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By Roni Rabin and Roni Rabin,NEWSDAY | November 5, 2003
To reduce the risk of prostate cancer, it might take the whole tomato. New research on rats suggests that eating whole tomatoes can reduce prostate cancer deaths more effectively than taking supplements of lycopene, a chemical in tomatoes that has been associated with lower prostate cancer risk. Earlier studies in humans found a link between high lycopene blood levels and a lower risk of prostate cancer, but it was not clear whether lycopene was the effective agent or whether it simply signified tomato consumption.
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By Chelsea Martinez and Chelsea Martinez,Los Angeels Times | July 26, 2007
This just in: Organic tomatoes have more lycopene than conventionally farmed tomatoes. This also just in: Lycopene may not be as healthful as we thought. So goes the bold field of tomato research. As the most frequently consumed produce in America after potatoes, tomatoes provide vitamins, minerals and fiber -- and, of course, they're nonfat. Plus, with high levels of the antioxidant lycopene, they've been considered a potentially powerful cancer fighter. But even as new research identifies which growing methods produce the most lycopene-rich tomatoes, the Food and Drug Administration has said the fruit's health-boosting powers can't be proved.
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FEATURES
By Chelsea Martinez and Chelsea Martinez,Los Angeels Times | July 26, 2007
This just in: Organic tomatoes have more lycopene than conventionally farmed tomatoes. This also just in: Lycopene may not be as healthful as we thought. So goes the bold field of tomato research. As the most frequently consumed produce in America after potatoes, tomatoes provide vitamins, minerals and fiber -- and, of course, they're nonfat. Plus, with high levels of the antioxidant lycopene, they've been considered a potentially powerful cancer fighter. But even as new research identifies which growing methods produce the most lycopene-rich tomatoes, the Food and Drug Administration has said the fruit's health-boosting powers can't be proved.
NEWS
By Roni Rabin and Roni Rabin,NEWSDAY | November 5, 2003
To reduce the risk of prostate cancer, it might take the whole tomato. New research on rats suggests that eating whole tomatoes can reduce prostate cancer deaths more effectively than taking supplements of lycopene, a chemical in tomatoes that has been associated with lower prostate cancer risk. Earlier studies in humans found a link between high lycopene blood levels and a lower risk of prostate cancer, but it was not clear whether lycopene was the effective agent or whether it simply signified tomato consumption.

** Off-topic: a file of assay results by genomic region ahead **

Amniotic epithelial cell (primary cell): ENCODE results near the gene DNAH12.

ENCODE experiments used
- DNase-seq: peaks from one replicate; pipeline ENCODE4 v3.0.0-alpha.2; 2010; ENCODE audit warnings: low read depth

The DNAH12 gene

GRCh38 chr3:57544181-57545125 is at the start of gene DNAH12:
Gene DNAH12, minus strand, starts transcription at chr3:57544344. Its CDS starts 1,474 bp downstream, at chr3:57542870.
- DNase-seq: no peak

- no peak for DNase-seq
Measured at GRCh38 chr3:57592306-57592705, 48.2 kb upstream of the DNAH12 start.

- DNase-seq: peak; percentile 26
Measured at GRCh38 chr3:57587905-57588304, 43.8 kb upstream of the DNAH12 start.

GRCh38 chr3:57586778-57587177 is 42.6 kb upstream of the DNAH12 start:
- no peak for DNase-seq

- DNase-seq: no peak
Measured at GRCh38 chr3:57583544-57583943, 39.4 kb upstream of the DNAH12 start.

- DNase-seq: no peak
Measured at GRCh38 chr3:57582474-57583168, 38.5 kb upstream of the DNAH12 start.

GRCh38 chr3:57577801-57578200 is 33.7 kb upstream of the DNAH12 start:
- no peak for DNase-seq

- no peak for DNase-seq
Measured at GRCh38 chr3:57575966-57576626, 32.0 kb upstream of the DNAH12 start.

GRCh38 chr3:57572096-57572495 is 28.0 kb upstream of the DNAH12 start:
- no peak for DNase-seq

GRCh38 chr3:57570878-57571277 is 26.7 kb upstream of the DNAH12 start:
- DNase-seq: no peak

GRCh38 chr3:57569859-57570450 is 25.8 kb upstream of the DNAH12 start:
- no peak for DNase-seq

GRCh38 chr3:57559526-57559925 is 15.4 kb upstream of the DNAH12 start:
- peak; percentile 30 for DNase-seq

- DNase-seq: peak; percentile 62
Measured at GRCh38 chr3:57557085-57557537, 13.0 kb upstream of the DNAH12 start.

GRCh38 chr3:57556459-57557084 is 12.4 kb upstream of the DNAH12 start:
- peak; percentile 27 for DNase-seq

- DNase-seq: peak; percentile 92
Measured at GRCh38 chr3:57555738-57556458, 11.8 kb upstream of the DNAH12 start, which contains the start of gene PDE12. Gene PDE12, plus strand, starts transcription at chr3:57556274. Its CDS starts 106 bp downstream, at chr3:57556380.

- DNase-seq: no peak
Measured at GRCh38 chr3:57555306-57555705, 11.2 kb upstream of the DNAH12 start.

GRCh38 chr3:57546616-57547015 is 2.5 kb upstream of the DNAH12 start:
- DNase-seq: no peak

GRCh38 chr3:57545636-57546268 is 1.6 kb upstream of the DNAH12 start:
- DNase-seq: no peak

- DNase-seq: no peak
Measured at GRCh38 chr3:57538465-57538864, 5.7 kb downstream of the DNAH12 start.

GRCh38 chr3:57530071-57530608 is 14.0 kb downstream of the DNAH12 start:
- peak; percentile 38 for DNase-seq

FEATURES
By Jane E. Brody and Jane E. Brody,NEW YORK TIMES NEWS SERVICE | March 25, 1997
Move over carrots and make room for tomatoes. They seem destined for center stage in the war against common cancers and perhaps other age-related diseases.Diets rich in tomatoes and tomato products have been strongly linked to a reduced risk of cancers of the prostate and digestive tract, including colon and rectal cancers, which are among the leading cancer killers of Americans.For example, in a six-year study of 48,000 male health professionals, Dr. Edward Giovannucci and colleagues at Harvard Medical School found that consuming tomatoes, tomato sauce or pizza more than twice a week, as opposed to never, was associated with a reduced risk of prostate cancer of 21 percent to 34 percent, depending on the food.
FEATURES
By Karol V. Menzie | August 7, 1996
Books offer basics of Tex-Mex fareThe "foundation foods" of Texas border cooking are the subjects of three new cookbooks from author and specialty foods entrepreneur W. Parr Kerr. In "Chiles," "Beans," and "Tortillas" (Morrow, $15 each), Kerr, head of the Old El Paso Chile Co., offers recipes such as red chili-cheese bread, creamy poblano succotash, and chocolate-Kahlua sundaes in tortilla cups.State Fair competitionsThere's still time to enter the annual product-based Maryland State Fair cooking contests.
NEWS
March 9, 2002
GARRISON KEILLOR and the Ketchup Advisory Board must be having a good laugh now. For years, the radio show host and his regulars have lampooned the tomato-based condiment and its "natural mellowing agents." For a testy husband, a hormonal wife, a dollop of ketchup can cure your woes, as the advisory board's theme song goes, "A new day is dawning, a new life has begun ... " And now comes Dr. Edward L. Giovannucci of the Harvard School of Public Health with the real word on ketchup's healing powers.
NEWS
By Sara Engram and Sara Engram,SPECIAL TO THE SUN | July 24, 2002
It's ruby red and sweet and, this time of year, ripe and abundant. It's also bursting with juice. Watermelon is one of the delights of summer. But it's most often enjoyed as chunks of fruit, while its potential as a sipper's delight often goes unrecognized. That may be changing as watermelon juice turns up in more recipes. A recent feature on the food and nutrition Web site Foodfit.com featured a watermelon-juice recipe from the chef-owners of the Border Grill in Santa Monica, Calif., Mary Sue Milliken and Susan Feniger.
FEATURES
By Liz Atwood | July 19, 2000
Juicy health tip Sure, watermelon is a refreshing summer treat, but now there is a new reason to enjoy a slice. Scientists from the U.S. Department of Agriculture have found that watermelon contains high levels of lycopene - an antioxidant that may help the body fight cancer and prevent disease. Freezing point Fill containers almost to full when freezing food, a recent issue of Cooking Light recommends. Putting a small portion of food into a large container captures air that could allow ice crystals to form.